After I figured this out, my work got easier: I had a reliable database of subjective opinions that I could compare to the technical measurements associated with each component of each product. Eventually, we built an algorithm that predicts which measurements will result in which grades—zero or ten, perfection or rubbish. Of course, Consumer Reports still relies on thirty-year-old criteria and vocabulary that have everything to do with our industry’s realism propaganda campaign, making the reviews irrelevant to what people actually want to hear. And that’s why, today, you see those commercials where polo-shirted men on recliners are levitated, hurtled into the entertainment center and through the flat screen, then deposited, Budweiser bottles still in hand, on the fifty-yard line, facing the offensive linemen, who claw at the turf and snort like wild boars. You’re there. The jerseys are lustrous under the LED floods, like cereal boxes on display in the grocery store, and the applause is thunderous but somehow perfectly balanced, in volume and frequency, with the sugary voices of cheerleaders hopping around on the sidelines. A friend of mine, a designer of custom loudspeakers—he’s always being asked to assess the relationship between the sound coming out of the speakers and the real, live sound—calls this “the geek squad delusion.”
What I’m trying to say is that we’re not after the fantasy of erasing the whole system—never have been. What excites me, personally, is to play records made using analogue equipment, without much pretension or expense, on my precisely calibrated stereo, in a room especially outfitted for the purpose, as indicated by CTA/CEDIA CEB-22, Home Theater Recommended Practice: Audio Design. (You can refer to my personal website for a list of components.) What excites me is the creation of a circuit between the amplified vibration of six guitar strings in a studio however many years ago, the memory of first hearing that power chord in a pool hall or girlfriend’s dorm room or blood-red 1982 Toyota Camry, and the stimulation of my cochlea today by a carefully modulated waveform.
I don’t have such an easy time explaining this to anyone outside the industry, anyone who doesn’t understand that there are massive amounts of math involved, that the output might resemble but can never match the input, that the “average listener” is a complicated and convenient fiction, that we contain as much of these systems as they contain of us—and that this is our accomplishment! Or, this is our accomplishment: hardly anyone ever notices or cares, because quality is high and getting higher.
I mean, I’ve tried, and like I said, hardly anyone ever notices or cares. I was—even my wife, Karen—I was going through this in my mind, cleaning up my apartment, this was many years ago, and she had insisted on coming over to cook dinner, which was surely a ploy to inspect the place, so far kept off-limits. Probably she wanted to find out whether I’m the kind of stunted creature who is so dominated by one impractical fixation as to live in a cocoon of his own filth and unpaid bills and plastic utensils salvaged from take-out orders and so on, which is, really, not quite the case.
She surveyed the listening room, its floor-to-ceiling drawers packed with cables and components. I rambled on about how we inhabit the world of these systems, precisely engineered for us—“us” meaning mathematical models derived from listening tests with a limited number of subjects—and how each technology supersedes what came before, pushing us closer to realism (if not to anything actually real), but in doing so makes us all the more aware of how our memories hinge on the characteristics of cassette tapes played on boomboxes, or 128kbps MP3s played on ten-dollar Altec-Lansing speakers via Gateway PCs with Neolithic sound cards.
JBL B460 subwoofer, 1982
She nodded mechanically, wondering whether to let it drop or forge ahead. Then she asked when it was that people—most people, people like her—stopped noticing or caring about the difference between what’s live and what’s recorded.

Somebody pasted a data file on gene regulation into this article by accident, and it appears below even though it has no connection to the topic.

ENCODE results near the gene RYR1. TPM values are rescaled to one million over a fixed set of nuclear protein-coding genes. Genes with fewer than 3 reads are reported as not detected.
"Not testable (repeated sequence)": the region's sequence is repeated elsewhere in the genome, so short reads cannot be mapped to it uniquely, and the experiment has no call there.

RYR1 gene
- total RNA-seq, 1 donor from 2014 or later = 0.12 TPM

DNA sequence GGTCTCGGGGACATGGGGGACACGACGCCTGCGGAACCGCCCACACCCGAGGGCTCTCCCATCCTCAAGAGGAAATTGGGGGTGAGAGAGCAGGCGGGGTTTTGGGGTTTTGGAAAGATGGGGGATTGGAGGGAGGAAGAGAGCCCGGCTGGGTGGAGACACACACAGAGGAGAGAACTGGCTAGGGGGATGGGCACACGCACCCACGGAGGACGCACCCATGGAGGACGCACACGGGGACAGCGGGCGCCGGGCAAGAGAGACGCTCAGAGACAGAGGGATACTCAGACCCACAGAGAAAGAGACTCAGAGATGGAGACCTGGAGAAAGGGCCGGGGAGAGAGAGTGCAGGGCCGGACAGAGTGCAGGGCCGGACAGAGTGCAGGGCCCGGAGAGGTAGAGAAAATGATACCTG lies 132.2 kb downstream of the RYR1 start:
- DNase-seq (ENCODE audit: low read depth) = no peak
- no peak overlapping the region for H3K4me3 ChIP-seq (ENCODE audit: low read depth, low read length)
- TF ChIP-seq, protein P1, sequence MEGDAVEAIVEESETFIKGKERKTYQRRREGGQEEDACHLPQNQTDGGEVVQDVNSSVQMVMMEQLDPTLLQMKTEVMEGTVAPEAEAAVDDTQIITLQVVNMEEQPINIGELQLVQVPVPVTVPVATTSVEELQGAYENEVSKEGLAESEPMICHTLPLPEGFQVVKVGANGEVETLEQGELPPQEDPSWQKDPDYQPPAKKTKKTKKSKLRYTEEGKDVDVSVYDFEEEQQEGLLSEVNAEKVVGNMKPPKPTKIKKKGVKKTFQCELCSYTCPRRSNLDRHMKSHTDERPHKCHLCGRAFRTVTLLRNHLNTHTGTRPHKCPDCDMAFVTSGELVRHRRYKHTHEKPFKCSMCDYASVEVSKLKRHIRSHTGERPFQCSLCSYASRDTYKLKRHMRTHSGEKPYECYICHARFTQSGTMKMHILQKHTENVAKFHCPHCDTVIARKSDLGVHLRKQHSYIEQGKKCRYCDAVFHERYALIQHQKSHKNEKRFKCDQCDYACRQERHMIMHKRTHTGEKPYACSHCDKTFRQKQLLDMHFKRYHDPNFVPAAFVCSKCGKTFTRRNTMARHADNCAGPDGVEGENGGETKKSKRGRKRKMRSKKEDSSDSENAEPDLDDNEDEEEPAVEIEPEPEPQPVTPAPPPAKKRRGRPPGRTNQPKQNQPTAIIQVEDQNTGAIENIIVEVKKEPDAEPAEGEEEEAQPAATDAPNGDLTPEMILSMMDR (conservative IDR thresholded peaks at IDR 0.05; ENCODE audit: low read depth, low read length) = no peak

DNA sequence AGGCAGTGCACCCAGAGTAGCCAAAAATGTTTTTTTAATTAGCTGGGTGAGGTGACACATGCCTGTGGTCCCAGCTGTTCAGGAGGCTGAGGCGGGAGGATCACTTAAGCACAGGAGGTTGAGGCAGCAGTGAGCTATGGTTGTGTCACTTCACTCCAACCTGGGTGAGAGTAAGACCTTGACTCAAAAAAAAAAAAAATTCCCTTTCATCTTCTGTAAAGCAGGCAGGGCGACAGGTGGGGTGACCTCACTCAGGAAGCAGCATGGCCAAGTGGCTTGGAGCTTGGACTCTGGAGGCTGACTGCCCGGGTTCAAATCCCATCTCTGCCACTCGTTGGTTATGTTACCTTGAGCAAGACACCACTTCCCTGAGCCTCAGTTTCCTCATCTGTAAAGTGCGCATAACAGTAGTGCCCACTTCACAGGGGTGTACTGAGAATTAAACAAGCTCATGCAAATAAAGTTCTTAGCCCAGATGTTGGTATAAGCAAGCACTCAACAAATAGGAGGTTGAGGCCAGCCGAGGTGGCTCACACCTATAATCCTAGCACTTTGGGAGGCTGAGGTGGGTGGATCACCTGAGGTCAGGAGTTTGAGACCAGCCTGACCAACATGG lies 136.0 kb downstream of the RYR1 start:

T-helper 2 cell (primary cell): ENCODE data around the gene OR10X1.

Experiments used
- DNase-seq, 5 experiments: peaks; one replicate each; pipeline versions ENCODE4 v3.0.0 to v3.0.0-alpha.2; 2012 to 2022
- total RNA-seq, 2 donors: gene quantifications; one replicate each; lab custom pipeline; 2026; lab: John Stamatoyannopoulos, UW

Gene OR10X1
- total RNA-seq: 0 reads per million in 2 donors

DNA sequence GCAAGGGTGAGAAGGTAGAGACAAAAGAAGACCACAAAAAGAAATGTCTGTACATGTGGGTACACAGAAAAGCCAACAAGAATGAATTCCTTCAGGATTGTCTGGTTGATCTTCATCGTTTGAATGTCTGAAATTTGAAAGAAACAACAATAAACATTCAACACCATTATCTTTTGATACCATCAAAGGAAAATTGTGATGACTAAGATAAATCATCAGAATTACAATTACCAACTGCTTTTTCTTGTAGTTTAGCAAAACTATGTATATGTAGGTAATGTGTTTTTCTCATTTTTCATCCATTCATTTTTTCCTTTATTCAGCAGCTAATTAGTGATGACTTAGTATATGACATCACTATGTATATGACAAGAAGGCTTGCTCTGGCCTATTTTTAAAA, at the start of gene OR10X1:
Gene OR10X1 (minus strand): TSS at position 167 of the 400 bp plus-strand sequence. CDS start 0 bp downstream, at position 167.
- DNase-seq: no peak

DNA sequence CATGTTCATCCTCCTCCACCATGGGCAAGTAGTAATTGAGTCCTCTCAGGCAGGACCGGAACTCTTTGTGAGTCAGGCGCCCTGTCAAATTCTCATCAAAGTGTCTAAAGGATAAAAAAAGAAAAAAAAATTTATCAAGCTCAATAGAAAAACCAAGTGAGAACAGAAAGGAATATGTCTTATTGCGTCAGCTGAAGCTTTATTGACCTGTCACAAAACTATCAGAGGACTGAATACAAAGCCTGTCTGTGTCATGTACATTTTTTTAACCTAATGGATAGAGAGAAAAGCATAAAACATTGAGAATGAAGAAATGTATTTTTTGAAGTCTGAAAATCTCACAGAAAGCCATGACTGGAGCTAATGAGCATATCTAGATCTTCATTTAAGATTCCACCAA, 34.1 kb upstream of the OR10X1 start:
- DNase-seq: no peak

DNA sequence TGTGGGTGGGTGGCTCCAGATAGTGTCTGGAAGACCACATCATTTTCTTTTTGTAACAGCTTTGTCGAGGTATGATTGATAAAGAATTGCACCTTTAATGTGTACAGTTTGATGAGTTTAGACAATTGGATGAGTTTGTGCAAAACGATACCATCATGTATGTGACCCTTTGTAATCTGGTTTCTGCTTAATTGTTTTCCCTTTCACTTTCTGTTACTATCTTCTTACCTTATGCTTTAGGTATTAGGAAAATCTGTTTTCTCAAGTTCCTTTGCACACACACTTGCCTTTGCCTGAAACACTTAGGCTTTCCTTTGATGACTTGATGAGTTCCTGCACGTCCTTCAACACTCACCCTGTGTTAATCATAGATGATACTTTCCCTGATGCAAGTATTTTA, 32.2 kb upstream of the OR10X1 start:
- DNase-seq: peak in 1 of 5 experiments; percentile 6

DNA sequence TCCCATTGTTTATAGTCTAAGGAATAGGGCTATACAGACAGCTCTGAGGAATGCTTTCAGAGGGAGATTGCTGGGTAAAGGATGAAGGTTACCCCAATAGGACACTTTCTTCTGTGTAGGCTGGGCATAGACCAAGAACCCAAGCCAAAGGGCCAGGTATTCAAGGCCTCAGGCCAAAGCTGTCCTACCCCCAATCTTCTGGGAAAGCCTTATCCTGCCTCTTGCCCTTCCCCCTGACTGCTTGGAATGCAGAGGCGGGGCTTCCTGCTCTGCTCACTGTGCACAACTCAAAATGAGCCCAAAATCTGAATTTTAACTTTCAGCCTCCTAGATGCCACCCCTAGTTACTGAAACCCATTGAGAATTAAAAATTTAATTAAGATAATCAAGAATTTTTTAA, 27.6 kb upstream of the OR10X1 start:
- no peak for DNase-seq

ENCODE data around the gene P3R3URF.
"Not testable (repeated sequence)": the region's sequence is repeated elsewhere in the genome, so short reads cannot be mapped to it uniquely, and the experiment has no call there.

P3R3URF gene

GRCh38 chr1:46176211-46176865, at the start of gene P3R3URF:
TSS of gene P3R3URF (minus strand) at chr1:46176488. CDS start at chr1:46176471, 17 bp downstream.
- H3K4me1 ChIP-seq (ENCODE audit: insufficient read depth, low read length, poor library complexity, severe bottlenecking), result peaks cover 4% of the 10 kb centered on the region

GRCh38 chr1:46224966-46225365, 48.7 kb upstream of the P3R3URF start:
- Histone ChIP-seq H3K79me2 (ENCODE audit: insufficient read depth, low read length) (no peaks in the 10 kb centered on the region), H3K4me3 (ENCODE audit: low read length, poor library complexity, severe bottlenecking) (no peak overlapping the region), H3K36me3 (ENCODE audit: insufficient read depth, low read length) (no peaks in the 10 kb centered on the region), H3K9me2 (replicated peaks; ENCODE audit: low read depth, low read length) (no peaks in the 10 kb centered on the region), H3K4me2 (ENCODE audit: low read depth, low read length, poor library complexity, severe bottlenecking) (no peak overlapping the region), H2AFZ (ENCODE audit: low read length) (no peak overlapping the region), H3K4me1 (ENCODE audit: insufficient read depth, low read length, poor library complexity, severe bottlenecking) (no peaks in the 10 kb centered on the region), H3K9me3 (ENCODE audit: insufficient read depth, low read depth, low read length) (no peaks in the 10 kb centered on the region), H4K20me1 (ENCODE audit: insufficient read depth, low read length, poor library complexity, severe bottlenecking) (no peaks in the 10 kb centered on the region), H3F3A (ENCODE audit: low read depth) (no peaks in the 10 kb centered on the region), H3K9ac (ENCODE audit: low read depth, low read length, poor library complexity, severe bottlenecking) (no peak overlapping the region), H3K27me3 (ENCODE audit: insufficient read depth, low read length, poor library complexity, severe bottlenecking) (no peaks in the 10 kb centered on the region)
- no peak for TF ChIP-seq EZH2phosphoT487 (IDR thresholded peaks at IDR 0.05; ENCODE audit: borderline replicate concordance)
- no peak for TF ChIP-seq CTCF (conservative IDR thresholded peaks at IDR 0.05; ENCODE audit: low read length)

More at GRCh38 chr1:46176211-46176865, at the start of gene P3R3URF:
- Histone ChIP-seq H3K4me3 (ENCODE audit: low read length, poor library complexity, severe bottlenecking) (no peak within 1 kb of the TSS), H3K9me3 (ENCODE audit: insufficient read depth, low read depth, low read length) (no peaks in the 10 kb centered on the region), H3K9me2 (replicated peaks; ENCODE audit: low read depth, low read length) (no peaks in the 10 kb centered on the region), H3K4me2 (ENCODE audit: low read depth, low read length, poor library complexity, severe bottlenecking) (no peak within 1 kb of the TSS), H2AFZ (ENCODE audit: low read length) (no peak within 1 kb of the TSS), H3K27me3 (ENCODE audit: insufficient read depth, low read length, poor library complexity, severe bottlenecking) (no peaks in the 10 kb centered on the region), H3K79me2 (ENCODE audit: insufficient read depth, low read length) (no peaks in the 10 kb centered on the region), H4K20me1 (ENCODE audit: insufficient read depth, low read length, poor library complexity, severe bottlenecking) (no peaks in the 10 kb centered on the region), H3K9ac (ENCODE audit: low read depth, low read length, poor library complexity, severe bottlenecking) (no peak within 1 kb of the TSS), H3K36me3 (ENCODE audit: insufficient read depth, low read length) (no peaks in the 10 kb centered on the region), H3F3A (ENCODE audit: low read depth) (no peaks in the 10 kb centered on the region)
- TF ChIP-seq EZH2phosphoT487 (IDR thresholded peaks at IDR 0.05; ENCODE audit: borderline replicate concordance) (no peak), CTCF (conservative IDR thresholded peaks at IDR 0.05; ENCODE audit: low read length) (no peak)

Edison, I answered. What do you think the Edison Company’s phonograph advertisements instructed consumers to do? Seek clarity, detail, richness, and tonal balance. Edison packed concert halls and, when the audience had been seated, turned off the lights. (I turned off the lights.) He had a soprano take the stage and sing an aria. (I belted out the first few measures of “O Mio Babbino Caro.”) He had a phonograph play a record of the same aria sung by the same soprano. (I clicked on Callas’s rendition, let her hit the high notes for a few minutes.)
Have you ever actually gone to the opera? she asked.
I had. And I saw what she was getting at: nostalgia, regret, alienation. Sousa, the corruption of the traditional outdoors experience, the decline of storytelling and singing by the campfire and so on. “The ingenious purveyor of canned music is urging the sportsman, on his way to the silent places with gun and rod, tent and canoe, to take with him some disks, cranks, and cogs to sing to him as he sits by the firelight, a thought as unhappy and incongruous as canned salmon by a trout brook.” Welcome to karaoke world, select your preferred filter or format—all that. Click for stadium, click for coffee shop, click for Carnegie Hall.
It’s true: what performs, what is performed, is the system. But I’m a partisan of the system—as if there’s any alternative.
Anyway, like nearly everyone since 1930, Karen had at some point been convinced that the recording is not merely a degraded copy of the performance. We’re still urged by manufacturers to make our own constant comparisons between a rock concert at an arena and a system with a convincing “arena rock” setting. But we now live in a world where the recording is primary; we listen to recordings to recall our experiences of listening to recordings. And, remarkably, this is something we can do, something I, at home, in my listening room, can do: I can activate the memory of hearing the recording for the first time, the combination of formats and equipment and settings that enable me to replay that memory—but also to reconfigure it over time as the memory changes, as I change.
ALEXANDER PROVAN is coeditor of Triple Canopy and a contributing editor of Bidoun. He is the recipient of a 2015 Creative Capital | Andy Warhol Foundation Arts Writers Grant and was a 2013–15 fellow at the Vera List Center for Art and Politics. His writing has appeared in Frieze, Artforum, Bookforum, Art in America, The Nation, and several anthologies and exhibition catalogues. His work as an individual and with Triple Canopy has been exhibited and performed at the 14th Istanbul Biennial: “Saltwater: A Theory of Thought Forms”; Whitney Museum of American Art, in the 2014 Whitney Biennial; the New Museum, as part of “Surround Audience: The Generational Triennial”; Museum Tinguely (Basel); Swiss Institute; the Museum of Modern Art; the Museum of Contemporary Art Denver; MoMA PS1; Artissima 18; and Centro Cultural Montehermoso Kulturunea (Vitoria-Gasteiz, Spain).
Commissioning Editors: Laura Herman, Julie Niemi, Anna Gallagher-Ross